Northwestern Environmental Health and Safety

Spotlight on Safety

VOLUME 8, ISSUE 3 | March 2024

Hand Safety

Your hands are important and irreplaceable tools - protect them so they last a lifetime!

We use our hands for nearly all tasks at work, and thus, they are more susceptible to injury. In fact, hand injuries are one of the leading types of injuries on the job in the United States. To keep your fingers, thumbs, wrists, and palms safe, you must first understand the hazards in your workplace and the necessary methods to control them.

Northwestern statistics

The hands are the most commonly injured body parts here at Northwestern, accounting for 32% of all injuries in 2023. Over the past 10 years, there were 370 injuries related to the hands, 53% of which were because of a cut or puncture, resulting in over 1,000 lost workdays and nearly 3,000 restricted workdays.

If your job requires handling materials or sharp objects, or using hand tools or equipment, ensure you are up-to-date on your biennial hand and pinch point safety training in myHR Learn.

Hand and Pinch Point Safety Training >

Common types of hand injuries

  • Punctures, lacerations, and cuts from tool misuse or contact with sharp objects
  • Dislocations, fractures, and amputations from contact with pinch points (e.g., gears, belts) or being struck by objects
  • Strains and sprains from excessive repetitive motion or using the wrong tool for the job
  • Burns from direct contact with a hot surface or a chemical (e.g., acid)

Did you know?

The Occupational Safety and Health Administration (OSHA) reports that 71% of hand injuries could have been prevented with personal protective equipment (PPE), specifically safety gloves. Yet, 70% of workers don’t wear hand protection, and of those who do, 30% don’t wear the right kind of glove for the task.

Preventing injuries

To prevent hand injuries, follow the guidelines below to think proactively and anticipate how injuries can occur to ensure you take the necessary precautions.

  • If possible, eliminate the hazard by finding ways to keep your hands out of dangerous areas (e.g., use extension tools or shut down equipment).
  • Be aware of where your hands are at all times, especially when working with power tools, hot objects, chemicals, energy sources (e.g., steam or electricity), and machinery.
  • Replace or remove defective tools and equipment from service, and never operate them without the safety guards.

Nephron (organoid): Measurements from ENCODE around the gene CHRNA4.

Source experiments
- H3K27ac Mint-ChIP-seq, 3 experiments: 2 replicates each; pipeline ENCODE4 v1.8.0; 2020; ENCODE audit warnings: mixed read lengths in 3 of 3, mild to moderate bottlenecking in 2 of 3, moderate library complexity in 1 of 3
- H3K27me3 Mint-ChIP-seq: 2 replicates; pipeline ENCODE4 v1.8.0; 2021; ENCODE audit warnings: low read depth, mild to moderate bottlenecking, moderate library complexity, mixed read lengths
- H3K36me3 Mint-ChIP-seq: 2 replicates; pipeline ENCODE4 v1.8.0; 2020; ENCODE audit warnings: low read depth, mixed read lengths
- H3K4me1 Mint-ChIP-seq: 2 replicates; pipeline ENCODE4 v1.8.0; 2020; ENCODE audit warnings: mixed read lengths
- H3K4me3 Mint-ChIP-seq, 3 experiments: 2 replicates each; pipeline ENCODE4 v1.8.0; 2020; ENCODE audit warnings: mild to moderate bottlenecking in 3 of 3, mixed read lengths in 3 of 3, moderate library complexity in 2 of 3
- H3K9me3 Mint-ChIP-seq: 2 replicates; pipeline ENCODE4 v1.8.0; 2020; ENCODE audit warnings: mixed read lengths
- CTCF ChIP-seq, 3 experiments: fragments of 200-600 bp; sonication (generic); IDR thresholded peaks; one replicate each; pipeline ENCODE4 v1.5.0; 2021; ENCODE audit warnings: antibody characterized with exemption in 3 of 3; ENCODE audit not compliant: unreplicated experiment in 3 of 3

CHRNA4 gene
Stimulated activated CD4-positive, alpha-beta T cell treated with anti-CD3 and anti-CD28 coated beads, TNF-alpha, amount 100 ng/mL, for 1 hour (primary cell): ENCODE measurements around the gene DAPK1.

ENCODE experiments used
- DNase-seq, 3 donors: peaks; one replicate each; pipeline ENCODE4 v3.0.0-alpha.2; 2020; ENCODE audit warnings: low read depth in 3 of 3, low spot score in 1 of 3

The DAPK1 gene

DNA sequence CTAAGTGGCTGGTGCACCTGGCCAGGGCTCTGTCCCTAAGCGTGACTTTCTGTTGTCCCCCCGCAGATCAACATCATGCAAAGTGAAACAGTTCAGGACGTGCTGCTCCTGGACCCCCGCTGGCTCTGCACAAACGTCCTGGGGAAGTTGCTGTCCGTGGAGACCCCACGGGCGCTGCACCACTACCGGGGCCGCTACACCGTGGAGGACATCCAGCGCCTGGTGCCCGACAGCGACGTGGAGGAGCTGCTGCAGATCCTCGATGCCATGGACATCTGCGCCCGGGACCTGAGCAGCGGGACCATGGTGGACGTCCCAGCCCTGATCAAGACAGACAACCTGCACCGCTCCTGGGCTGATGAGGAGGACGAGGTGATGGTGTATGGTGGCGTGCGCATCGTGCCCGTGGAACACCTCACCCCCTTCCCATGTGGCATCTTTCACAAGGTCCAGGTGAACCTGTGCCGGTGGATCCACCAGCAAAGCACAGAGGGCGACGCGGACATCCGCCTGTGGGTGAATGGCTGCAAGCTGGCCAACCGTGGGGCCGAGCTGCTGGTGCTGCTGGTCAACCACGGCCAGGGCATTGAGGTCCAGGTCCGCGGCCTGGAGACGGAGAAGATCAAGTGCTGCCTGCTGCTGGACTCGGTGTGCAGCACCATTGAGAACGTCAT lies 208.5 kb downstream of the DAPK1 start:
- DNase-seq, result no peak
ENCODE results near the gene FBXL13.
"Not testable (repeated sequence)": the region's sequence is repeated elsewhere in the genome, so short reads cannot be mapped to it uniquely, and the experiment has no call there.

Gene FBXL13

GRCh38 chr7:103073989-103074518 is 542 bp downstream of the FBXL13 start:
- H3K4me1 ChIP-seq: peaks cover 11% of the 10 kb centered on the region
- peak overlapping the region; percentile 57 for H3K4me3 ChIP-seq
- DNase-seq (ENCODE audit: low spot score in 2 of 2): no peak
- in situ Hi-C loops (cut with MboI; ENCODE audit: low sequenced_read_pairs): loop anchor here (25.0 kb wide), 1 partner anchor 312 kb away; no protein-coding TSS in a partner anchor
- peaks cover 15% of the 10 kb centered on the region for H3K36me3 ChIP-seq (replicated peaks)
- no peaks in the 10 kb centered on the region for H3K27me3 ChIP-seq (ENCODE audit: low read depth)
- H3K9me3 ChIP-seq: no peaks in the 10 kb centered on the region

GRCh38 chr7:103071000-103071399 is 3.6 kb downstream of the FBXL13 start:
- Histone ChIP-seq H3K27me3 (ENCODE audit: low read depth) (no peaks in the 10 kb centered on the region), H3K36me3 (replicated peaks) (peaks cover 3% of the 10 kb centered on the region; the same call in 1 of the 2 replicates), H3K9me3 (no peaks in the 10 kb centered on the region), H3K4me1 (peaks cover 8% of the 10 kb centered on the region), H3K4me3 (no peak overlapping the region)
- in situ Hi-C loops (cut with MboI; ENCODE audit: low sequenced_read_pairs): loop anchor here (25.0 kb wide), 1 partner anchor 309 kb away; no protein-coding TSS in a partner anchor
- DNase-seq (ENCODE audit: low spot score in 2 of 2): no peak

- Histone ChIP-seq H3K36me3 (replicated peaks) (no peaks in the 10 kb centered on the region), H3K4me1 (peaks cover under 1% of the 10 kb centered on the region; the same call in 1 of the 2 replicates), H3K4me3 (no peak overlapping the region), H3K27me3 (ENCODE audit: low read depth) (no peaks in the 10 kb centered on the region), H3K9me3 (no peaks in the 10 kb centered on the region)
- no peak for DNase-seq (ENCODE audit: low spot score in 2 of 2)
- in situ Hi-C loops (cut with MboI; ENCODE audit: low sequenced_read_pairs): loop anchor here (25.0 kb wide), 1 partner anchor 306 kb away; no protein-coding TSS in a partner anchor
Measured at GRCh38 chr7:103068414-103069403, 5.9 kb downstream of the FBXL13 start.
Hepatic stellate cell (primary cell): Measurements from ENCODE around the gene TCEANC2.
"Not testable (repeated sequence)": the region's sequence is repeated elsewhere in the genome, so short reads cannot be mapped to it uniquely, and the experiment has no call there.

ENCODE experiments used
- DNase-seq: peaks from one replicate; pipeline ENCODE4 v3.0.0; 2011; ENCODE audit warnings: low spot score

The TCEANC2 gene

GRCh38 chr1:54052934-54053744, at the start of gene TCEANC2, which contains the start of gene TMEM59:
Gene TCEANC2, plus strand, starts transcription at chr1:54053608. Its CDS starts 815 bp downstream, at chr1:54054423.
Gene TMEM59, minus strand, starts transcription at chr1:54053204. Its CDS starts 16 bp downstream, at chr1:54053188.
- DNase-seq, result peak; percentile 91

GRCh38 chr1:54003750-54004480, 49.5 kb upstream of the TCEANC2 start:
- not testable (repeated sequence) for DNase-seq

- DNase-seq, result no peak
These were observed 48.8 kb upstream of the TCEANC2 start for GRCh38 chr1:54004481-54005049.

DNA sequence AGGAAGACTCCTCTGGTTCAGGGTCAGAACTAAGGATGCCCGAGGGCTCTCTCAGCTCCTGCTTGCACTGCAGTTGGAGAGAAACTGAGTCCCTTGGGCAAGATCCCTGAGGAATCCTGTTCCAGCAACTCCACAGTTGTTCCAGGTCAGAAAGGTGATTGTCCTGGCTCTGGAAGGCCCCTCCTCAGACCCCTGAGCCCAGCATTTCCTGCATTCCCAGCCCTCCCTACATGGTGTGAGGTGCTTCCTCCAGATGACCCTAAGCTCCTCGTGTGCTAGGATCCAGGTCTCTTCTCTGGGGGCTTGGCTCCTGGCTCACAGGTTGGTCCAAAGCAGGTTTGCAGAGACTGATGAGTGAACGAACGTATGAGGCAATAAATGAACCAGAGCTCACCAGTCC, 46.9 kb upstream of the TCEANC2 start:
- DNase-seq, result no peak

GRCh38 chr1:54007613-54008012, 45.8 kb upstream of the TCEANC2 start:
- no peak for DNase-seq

When your hands are exposed to hazards, it's crucial to wear adequate hand protection. Select the appropriate type of gloves based on the task and hazards. For example, wear anti-vibration gloves when using tools like impact drills and cut, puncture, or abrasion-resistant gloves when working with sharp tools or materials (e.g., utility knives, glass). Keep in mind that gloves have various ratings and levels of protection (e.g., A1 is suitable for material handling and general purpose, while A4 is suitable for light glass handling and drywall work). Nitrile gloves are common when working with certain chemicals and oils; however, always consult the safety data sheets (SDSs) or your supervisor to ensure you select the right type of gloves for the task. 

Safety at home

Our hands are some of our best tools at home, whether cleaning, cooking, or doing yard work. Follow the tips below to keep you and your family safe.

  • Cleaning chemicals (e.g., bleach or drain cleaner) can be harmful to the skin; always read and adhere to the safety precautions, such as wearing rubber gloves and goggles for eye protection
  • In the kitchen: Keep knives and other sharp utensils out of reach of children and only use them as intended
  • Yard work: To avoid cuts, scrapes, and splinters from sticks and branches, wear durable, puncture-resistant gloves
  • Electricity: Install outlet covers to keep children safe from electrical shock

Do you want to learn more?

Report all incidents here >